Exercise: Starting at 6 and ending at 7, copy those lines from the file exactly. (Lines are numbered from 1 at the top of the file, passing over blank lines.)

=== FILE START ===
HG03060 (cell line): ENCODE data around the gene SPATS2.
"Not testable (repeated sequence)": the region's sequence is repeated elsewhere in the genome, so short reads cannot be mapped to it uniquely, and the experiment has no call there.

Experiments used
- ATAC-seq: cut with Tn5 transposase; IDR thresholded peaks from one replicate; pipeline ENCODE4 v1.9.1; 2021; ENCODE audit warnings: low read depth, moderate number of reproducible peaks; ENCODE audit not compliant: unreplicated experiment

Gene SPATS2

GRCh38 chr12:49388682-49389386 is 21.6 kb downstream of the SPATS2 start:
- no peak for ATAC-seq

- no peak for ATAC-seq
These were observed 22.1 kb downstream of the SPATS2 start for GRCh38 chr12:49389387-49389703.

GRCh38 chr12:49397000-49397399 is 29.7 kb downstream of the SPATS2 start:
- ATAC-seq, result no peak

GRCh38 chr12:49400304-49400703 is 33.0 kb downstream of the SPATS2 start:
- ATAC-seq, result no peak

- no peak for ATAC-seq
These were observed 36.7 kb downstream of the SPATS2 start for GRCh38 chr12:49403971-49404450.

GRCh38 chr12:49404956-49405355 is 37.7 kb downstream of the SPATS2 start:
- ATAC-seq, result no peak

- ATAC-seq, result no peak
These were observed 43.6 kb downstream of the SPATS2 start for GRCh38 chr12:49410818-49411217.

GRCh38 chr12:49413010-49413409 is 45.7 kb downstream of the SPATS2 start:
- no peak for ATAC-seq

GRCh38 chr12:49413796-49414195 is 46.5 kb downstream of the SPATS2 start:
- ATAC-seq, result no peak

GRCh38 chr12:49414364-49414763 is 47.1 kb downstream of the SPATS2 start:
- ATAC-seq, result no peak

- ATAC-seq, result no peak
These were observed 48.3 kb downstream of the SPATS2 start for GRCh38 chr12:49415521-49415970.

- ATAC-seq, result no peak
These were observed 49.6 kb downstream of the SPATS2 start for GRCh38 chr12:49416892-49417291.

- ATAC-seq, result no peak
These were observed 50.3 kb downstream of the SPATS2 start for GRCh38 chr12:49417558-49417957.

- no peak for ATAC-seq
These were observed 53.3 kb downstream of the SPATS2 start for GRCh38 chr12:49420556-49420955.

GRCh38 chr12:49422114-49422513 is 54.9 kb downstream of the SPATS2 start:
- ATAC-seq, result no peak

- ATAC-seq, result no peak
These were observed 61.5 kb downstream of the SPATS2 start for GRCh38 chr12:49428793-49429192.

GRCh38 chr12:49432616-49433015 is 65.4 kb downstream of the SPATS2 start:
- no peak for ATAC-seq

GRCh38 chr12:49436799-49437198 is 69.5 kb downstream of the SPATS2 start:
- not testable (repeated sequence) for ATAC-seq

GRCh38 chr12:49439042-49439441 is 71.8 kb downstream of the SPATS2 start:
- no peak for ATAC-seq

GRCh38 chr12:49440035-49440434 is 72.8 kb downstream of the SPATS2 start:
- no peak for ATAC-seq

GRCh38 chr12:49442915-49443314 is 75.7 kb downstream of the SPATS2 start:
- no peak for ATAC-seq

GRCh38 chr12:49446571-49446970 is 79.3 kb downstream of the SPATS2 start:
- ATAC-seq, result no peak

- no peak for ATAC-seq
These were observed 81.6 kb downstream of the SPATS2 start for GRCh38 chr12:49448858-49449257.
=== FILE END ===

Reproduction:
GRCh38 chr12:49388682-49389386 is 21.6 kb downstream of the SPATS2 start:
- no peak for ATAC-seq